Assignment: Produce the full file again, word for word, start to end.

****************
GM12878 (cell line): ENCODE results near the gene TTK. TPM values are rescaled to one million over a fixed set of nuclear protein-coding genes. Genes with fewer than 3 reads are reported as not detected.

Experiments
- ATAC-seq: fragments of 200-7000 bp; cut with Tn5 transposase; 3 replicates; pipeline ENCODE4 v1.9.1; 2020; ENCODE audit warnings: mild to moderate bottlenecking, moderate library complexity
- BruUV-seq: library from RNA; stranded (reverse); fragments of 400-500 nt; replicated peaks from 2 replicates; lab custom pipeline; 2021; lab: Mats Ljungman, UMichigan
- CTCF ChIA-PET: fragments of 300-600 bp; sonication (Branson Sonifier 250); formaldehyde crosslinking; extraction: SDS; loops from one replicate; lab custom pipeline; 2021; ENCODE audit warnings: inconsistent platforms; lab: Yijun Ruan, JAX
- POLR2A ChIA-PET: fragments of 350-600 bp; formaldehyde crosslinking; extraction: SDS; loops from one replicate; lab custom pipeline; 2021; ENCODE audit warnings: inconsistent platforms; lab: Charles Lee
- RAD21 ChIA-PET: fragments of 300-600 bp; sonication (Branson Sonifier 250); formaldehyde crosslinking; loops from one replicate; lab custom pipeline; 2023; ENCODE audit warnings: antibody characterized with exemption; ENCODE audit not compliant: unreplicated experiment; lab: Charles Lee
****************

GM12878 (cell line): ENCODE results near the gene TTK. TPM values are rescaled to one million over a fixed set of nuclear protein-coding genes. Genes with fewer than 3 reads are reported as not detected.

Experiments
- ATAC-seq: fragments of 200-7000 bp; cut with Tn5 transposase; 3 replicates; pipeline ENCODE4 v1.9.1; 2020; ENCODE audit warnings: mild to moderate bottlenecking, moderate library complexity
- BruUV-seq: library from RNA; stranded (reverse); fragments of 400-500 nt; replicated peaks from 2 replicates; lab custom pipeline; 2021; lab: Mats Ljungman, UMichigan
- CTCF ChIA-PET: fragments of 300-600 bp; sonication (Branson Sonifier 250); formaldehyde crosslinking; extraction: SDS; loops from one replicate; lab custom pipeline; 2021; ENCODE audit warnings: inconsistent platforms; lab: Yijun Ruan, JAX
- POLR2A ChIA-PET: fragments of 350-600 bp; formaldehyde crosslinking; extraction: SDS; loops from one replicate; lab custom pipeline; 2021; ENCODE audit warnings: inconsistent platforms; lab: Charles Lee
- RAD21 ChIA-PET: fragments of 300-600 bp; sonication (Branson Sonifier 250); formaldehyde crosslinking; loops from one replicate; lab custom pipeline; 2023; ENCODE audit warnings: antibody characterized with exemption; ENCODE audit not compliant: unreplicated experiment; lab: Charles Lee